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Not Ready for an EHR? Try an EDMS


Even if you choose not to implement a full EHR right now, you can take a big step toward digitizing your practice.

It is well understood that implementing an electronic health record is not a walk in the park. Is there an easier way to digitize your practice?

Well, not really - but there is a transitional approach that can start you on the road to a more digital future.

It’s called an electronic document management system (EDMS). An EDMS allows you to digitize paper patient records so that they can be viewed and stored on the computer.

Here’s how it works: paper documents are placed onto a scanner, which takes digital pictures of the documents. The pictures are then viewable using a software program that allows a person to index or file the scanned documents for particular patient. The paper documents are then shredded.

At its simplest level, an EDMS can consist of $150 scanner, a PC, and a staff person that scans and files the digitized documents. However, this relatively low-tech system quickly becomes impractical when you start trying to scan high volumes of paper.

For this you need a high-speed, self-feeding scanner. Self feeding means that you can put a stack of paper on the scanner and walk away - very important in terms of productivity. Speed is measured in pages per minute and ranges from a poky 15 pages per minute to a zippy 160.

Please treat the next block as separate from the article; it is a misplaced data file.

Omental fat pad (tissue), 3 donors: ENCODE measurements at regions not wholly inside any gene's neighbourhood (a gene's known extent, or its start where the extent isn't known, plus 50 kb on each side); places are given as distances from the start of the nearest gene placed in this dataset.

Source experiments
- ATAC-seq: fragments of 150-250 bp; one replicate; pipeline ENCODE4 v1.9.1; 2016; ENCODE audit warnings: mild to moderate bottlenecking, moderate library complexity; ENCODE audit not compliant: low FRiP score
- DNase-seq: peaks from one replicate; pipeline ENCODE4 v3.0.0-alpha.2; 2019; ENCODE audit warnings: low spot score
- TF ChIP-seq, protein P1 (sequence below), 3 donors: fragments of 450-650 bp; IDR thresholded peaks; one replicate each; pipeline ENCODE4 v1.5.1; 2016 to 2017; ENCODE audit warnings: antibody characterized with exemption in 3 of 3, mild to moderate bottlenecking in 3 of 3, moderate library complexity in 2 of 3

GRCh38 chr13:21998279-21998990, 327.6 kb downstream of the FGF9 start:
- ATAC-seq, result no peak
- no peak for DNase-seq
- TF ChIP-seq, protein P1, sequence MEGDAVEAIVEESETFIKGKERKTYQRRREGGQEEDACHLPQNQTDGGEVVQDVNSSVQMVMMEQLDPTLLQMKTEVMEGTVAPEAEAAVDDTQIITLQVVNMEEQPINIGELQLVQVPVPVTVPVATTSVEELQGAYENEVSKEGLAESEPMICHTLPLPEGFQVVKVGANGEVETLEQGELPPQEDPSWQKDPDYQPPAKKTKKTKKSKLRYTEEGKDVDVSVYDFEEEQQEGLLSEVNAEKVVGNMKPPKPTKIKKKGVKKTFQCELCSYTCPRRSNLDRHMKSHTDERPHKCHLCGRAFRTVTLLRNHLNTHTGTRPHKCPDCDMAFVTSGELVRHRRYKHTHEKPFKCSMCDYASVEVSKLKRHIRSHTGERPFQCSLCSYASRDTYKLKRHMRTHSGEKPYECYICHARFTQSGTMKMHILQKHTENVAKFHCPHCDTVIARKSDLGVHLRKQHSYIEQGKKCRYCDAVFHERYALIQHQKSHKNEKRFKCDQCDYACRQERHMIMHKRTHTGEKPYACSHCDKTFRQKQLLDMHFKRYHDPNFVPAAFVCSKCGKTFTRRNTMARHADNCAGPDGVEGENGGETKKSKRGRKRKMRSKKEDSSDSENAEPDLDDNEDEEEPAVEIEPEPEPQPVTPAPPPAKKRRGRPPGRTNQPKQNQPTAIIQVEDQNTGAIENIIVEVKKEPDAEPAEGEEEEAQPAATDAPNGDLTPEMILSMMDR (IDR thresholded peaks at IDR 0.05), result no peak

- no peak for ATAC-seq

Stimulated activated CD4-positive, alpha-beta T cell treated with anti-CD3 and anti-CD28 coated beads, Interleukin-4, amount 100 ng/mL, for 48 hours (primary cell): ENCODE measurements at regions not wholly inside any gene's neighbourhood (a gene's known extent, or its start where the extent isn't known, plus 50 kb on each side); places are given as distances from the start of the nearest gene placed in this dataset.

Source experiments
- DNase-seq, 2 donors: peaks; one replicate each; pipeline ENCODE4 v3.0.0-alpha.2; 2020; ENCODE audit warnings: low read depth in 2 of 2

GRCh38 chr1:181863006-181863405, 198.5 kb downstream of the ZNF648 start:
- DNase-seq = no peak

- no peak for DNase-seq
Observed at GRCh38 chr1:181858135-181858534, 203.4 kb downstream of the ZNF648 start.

Scanner prices follow speed, with lower page per minute scanners starting at under $500 and ultra-fast models listing at over $10,000. According to one friend in the EDMS business, a 25 to 50 pages-per-minute system in the $1,000 range would be adequate for most small practices.

The indexing software adds another layer of sophistication. As you recall, this is the software that allows you to electronically file your scanned documents. Practices can either scan the documents in a general electronic folder under the patient’s name or create a virtual chart with all the relevant sections found in your paper document, such as lab reports, progress notes, and medication lists.

The indexing software helps you create the various sections of your virtual chart and makes it easier to file scanned documents by allowing you to link a document type, such as progress notes, to a specific section of the virtual chart.

If your practice uses standard forms as a routine part of daily work flow, your EDMS vendor may be able to recreate these and add a nifty bar code that identifies the type of form and where it should be filed in the patient’s chart. This helps save a lot of time in the electronic filing process.

However, while the indexing software is sophisticated, it is not entirely automated. A standard part of the indexing process requires a staff person to manage the flow of the scanned documents into the virtual charts.

Using these tools, you can build a pretty sophisticated electronically stored chart, while your clinicians continue to use paper as the primary means of collecting and recording information. It gives you the advantage of improved access to documents, since anything stored via the EDMS is available to anybody with a computer that has access to the system - a much more efficient alternative to relying on the medical records department to retrieve paper-based records.

Not quite an EHR

So why is this not a perfectly acceptable electronic health record?